At its extraordinary meeting yesterday, the Central Committee of the ruling ZANU-PF party resolved that if President Mugabe did not resign before midday today, the party’s chief whip should institute proceedings in Parliament for his “recall”, i.e. for his impeachment in terms of section 97 of the Constitution. That deadline has passed and the President has not submitted his resignation to the Speaker of Parliament. An impeachment motion has accordingly been filed with the papers office in Parliament.
In Constitution Watch 8/2017 of the 19th November we outlined the procedure for impeaching a President under section 97 of the Constitution. In this Constitution Watch we shall indicate what can and should be done after Parliament has completed impeachment proceedings and resolved that the President should be removed from office.
[We shall not speculate on whether the movers of the motion will be able to muster the two-thirds majority of both Houses needed to impeach Mr Mugabe. That is a political question. We simply point out that ZANU-PF has 249 out of a total current membership of 347 members of the Senate and the National Assembly combined, and can normally count on the votes of the 18 Senator chiefs. ]
Effect of Impeachment : Removal of President
Once the Senate and the National Assembly, sitting jointly, have passed a resolution that the President should be removed from office, he immediately ceases to hold office in terms of section 97(3) of the Constitution. The passing of the resolution removes him from office without further ceremony or notice.
Who Takes Over?
What the Constitution says
If the President ceases to hold office, the question of who takes over is determined by paragraph 14 of the Sixth Schedule to the Constitution. Under this paragraph the Vice-President takes over until the President’s political party – i.e. ZANU-PF – nominates a new President and notifies the Speaker of its choice. The party has 90 days within which to make its nomination. The nominee is then sworn in as President and holds office until the next general election.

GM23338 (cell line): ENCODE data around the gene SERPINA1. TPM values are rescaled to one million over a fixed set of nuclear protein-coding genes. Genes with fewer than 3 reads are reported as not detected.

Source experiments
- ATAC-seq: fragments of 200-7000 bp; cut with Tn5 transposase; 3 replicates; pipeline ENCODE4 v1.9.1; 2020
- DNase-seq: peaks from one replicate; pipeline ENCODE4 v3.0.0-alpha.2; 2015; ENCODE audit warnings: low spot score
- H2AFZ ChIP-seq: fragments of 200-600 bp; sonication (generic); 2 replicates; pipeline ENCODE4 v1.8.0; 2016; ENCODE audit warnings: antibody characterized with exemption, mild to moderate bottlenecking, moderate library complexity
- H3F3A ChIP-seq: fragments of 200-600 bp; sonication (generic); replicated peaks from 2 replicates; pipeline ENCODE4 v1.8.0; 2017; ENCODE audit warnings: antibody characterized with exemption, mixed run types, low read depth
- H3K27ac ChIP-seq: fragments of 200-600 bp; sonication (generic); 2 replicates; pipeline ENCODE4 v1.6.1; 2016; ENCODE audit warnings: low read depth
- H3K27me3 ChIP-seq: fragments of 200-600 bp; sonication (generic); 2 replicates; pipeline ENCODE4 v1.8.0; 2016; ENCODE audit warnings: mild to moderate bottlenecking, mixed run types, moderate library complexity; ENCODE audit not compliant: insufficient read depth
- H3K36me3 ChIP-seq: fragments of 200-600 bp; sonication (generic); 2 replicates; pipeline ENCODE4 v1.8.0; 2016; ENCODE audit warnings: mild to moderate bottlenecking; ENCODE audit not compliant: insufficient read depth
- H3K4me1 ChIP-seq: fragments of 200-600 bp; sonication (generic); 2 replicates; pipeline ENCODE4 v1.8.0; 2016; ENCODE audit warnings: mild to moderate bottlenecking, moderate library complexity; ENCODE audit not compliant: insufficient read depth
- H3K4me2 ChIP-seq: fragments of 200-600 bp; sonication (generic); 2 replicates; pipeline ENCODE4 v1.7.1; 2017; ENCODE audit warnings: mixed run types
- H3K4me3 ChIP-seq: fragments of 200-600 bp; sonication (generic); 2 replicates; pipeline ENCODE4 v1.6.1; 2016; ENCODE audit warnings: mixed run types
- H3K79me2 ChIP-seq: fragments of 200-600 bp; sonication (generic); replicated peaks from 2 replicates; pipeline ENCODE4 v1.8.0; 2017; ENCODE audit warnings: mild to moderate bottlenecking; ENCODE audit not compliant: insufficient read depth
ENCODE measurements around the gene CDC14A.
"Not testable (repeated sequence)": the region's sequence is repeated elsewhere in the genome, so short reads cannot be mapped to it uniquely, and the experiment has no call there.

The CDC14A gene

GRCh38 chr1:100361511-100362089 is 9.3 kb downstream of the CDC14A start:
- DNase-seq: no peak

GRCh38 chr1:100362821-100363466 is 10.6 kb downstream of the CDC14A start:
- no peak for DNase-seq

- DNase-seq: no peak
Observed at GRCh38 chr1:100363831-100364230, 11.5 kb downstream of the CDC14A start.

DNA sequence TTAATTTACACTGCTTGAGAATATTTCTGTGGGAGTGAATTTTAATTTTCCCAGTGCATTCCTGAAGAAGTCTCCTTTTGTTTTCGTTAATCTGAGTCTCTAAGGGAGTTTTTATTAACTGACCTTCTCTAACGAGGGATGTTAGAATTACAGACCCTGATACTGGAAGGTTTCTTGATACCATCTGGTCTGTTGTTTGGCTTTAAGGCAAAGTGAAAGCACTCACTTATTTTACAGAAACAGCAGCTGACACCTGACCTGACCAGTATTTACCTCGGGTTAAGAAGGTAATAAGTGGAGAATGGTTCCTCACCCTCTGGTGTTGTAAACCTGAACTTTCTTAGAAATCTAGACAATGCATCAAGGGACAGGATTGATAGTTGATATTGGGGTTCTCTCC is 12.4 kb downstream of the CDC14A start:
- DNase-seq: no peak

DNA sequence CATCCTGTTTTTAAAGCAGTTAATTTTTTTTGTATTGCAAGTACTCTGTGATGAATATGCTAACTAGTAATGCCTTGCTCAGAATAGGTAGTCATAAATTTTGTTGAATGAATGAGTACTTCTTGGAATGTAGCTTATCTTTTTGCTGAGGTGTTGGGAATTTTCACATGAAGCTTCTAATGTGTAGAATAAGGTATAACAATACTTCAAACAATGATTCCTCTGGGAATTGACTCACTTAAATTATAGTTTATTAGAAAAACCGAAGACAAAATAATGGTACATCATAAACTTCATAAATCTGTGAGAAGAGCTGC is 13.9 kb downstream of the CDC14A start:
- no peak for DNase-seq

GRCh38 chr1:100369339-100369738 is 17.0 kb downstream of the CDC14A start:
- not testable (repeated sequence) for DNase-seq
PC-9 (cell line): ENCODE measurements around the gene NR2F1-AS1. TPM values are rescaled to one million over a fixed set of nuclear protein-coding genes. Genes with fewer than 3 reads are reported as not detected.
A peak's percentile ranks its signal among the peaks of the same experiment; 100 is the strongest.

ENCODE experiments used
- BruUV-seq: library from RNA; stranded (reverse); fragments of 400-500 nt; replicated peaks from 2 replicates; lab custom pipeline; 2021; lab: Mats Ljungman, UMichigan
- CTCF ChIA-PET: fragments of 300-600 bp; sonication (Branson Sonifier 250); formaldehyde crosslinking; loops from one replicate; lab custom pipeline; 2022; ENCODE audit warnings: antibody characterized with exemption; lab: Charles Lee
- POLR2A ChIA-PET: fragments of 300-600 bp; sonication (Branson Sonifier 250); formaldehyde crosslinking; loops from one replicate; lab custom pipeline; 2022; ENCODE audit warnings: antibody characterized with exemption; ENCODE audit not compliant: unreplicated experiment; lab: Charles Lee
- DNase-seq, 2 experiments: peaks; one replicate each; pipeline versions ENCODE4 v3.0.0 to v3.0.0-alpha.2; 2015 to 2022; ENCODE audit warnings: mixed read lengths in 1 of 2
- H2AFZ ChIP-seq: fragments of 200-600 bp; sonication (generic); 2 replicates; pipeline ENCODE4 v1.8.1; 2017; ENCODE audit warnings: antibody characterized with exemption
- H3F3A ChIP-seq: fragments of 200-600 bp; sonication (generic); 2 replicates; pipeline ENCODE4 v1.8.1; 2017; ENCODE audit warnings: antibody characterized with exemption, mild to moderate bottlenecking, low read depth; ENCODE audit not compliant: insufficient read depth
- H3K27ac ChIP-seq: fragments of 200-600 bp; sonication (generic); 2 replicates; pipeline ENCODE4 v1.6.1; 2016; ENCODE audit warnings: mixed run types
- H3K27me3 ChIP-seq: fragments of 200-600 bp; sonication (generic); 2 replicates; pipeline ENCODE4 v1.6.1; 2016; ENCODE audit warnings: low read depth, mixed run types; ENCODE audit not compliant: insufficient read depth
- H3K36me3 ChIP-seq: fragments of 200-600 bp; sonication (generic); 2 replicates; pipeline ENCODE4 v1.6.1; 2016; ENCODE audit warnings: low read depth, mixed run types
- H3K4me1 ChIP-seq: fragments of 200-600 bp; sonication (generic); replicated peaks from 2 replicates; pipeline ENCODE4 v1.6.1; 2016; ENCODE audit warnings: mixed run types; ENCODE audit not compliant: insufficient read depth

What is likely to happen in practice
In trying to work out a likely scenario we must remember that at its meeting yesterday the ZANU-PF Central Committee declared Mr Mnangagwa to be the party’s candidate for President. So the party does not have to wait for its congress in December to make a nomination. It has already done so.
If therefore Parliament does resolve in terms of section 97 of the Constitution that Mr Mugabe should be removed from office, the consequences will be:
- Mr Mugabe immediately ceases to hold office as President.
- Mr Mphoko, the sole Vice-President, will take over as Acting President. The fact that Mr Mphoko may be in detention or outside the country does not matter: his assumption of office will be automatic, and will not depend on his taking an oath of office.
Even if Mr Mphoko does not resign or is not impeached, his term of office as Acting President may be fleeting, and will depend on how soon ZANU-PF can notify the Speaker that it has nominated Mr Mnangagwa as Mr Mugabe’s successor. This may be no longer than the time it takes for the party’s Chief Whip to walk to the Speaker’s chair and hand in the nomination notice. Once that is done, Mr Mnangagwa will become President [not acting President] and will assume office when he is sworn in by the Chief Justice in terms of paragraph 14(5) of the Sixth Schedule to the Constitution.
What Happens Thereafter
The new President will hold office until the next general election, which should be held not later than the 23rd August 2018.
Upon the assumption of office by the new President – i.e. when he is sworn in – all current Ministers and Deputy Ministers will go out of office in terms of section 108(1)(c) of the Constitution. They will however be eligible for re-appointment when the new President appoints his own Ministers. It is hoped that the he will reduce the number in what has been an unnecessarily large Cabinet.
And what happens to Mr Mugabe? That remains to be seen.